Singer/songwriter Warren Zevon died of lung cancer ten years ago tomorrow. I remember the day of his passing well, but at the time I was a little baffled by the enormous number of tributes to the musician, who I vaguely thought of (stupidly) as a novelty songwriter vaguely associated with the L.A. soft rock scene. How wrong I was. I arrived at the Zevon party late, but I finally showed up, and came to understand why almost every musician from the seventies and eighties that I admire deeply admires Warren Zevon and his hardbitten, witty, and unsentimental narrative style. There’s so much Zevon in so many troubadours I love: Joe Jackson, Tom Waits, Springsteen. Always on the cusp of stardom but never quite a star like peers and former roommates Lindsey Buckingham, Stevie Nicks, and Jackson Browne, Zevon was nevertheless one of the most well-regarded writers of the L.A. rock scene. Whether it was his misanthropic commitment to his cynicism—as Allmusic describes his personality—that sidelined him or his struggles with acute alcoholism isn’t entirely clear, but he always had his champions among critics and peers alike.
In addition to the aforementioned luminaries, Zevon’s career was boosted by members of R.E.M., with whom he recorded under the name Hindu Love Gods, and—most visibly and consistently—by David Letterman, who had a twenty year relationship with Zevon as his guest and sometime substitute band leader. At the top of the post, you can see Zevon’s final appearance on Letterman’s show. The two attempt light banter but lapse occasionally into awkward pauses as they discuss Zevon’s diagnosis. The talk is frank and filled with mordant wit, as was Zevon’s way, and Letterman confesses he’s astounded at his longtime friend’s ability to keep his sense of humor. When Letterman asks Zevon if he’s learned something Dave doesn’t know about life and death, Zevon responds with the endlessly quotable line, “not unless I know how much you’re supposed to enjoy every sandwich.” In the clip above, watch one of Zevon’s final performances on the same show. He plays the powerful ballad “Mutineer,” a song with a fitting epitaph for Zevon’s life: “ain’t no room on board for the insincere.”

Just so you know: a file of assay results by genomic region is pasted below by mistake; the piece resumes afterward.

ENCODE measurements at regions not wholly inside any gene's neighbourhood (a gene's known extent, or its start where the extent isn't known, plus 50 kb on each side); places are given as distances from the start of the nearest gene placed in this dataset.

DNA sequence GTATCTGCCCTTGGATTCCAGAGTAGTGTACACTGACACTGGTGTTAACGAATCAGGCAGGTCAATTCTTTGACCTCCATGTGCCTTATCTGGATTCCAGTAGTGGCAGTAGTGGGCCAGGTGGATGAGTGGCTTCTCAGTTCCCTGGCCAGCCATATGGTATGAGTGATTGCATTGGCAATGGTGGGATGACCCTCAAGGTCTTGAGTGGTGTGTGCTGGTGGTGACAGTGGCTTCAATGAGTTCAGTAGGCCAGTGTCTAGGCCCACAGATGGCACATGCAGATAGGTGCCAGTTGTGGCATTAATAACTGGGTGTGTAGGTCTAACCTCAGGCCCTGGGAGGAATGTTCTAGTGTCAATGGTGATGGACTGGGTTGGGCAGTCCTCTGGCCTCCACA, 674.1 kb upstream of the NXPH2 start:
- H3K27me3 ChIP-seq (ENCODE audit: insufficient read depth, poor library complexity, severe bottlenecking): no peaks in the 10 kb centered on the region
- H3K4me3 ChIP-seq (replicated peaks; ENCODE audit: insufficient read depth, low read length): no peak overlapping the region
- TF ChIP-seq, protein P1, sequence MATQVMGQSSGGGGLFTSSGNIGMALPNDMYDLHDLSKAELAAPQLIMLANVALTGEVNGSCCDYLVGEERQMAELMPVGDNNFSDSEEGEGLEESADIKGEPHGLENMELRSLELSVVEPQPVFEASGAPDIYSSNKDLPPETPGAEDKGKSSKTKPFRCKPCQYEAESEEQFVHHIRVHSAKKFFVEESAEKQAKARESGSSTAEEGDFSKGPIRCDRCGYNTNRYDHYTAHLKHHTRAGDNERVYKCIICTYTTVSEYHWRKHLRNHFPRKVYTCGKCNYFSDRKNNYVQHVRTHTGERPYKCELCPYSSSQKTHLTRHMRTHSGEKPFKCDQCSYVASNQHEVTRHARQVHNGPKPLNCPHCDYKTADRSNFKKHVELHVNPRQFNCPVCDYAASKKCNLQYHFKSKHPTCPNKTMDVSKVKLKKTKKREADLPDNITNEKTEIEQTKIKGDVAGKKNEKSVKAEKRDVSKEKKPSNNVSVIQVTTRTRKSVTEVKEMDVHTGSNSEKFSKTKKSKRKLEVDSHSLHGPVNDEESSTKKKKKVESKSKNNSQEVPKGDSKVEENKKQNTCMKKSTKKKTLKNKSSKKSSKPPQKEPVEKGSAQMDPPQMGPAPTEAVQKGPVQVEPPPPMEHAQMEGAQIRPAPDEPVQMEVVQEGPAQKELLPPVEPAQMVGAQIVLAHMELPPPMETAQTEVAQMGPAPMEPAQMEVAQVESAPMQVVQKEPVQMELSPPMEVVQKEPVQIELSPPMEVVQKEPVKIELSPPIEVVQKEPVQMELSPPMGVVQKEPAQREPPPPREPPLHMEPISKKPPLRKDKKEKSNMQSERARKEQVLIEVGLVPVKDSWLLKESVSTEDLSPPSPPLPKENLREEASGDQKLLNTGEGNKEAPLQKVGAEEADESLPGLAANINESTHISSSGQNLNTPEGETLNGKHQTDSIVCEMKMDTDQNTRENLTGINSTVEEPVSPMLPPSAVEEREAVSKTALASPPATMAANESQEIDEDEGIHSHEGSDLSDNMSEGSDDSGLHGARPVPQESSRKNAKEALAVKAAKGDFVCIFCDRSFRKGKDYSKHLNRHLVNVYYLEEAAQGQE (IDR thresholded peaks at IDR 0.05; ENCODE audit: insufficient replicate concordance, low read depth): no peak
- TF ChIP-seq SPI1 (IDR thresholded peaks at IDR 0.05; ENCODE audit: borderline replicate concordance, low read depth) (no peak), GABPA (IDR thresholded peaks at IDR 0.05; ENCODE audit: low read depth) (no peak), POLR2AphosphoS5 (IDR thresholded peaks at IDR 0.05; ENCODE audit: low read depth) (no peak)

And in the clip above, see Zevon’s first appearance on Letterman in 1982, playing “Excitable Boy” and “The Overdraft.” Watching these early and late performances, I’m baffled again—this time by why Warren Zevon wasn’t a major star. But it doesn’t matter. Those who know his work, including nearly every major singer/songwriter of the last forty years, know how amazing he was. For more of Zevon’s amazingness, check out this full 1982 concert film from an appearance in Passaic, New Jersey. And please, remember to enjoy every sandwich.
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Josh Jones is a writer and musician based in Durham, NC. Follow him at @jdmagness
Warren Zevon was a god amongst men.
A god amongst men… Really?
Some music and musicians are made for great fame, others are appreciated by a literate few who understand the complexity of the craft of the songs they record. Zevon was of the latter group — even the relative hit that was the “Excitable Boy” album shows songwriting skill that’s far beyond other records that sold far more copies.nnnMy opinion, sure, and not worth a lot, but Zevon is a musican’s musician, and in a way, that’s a better accomplishment than what some other bands saw.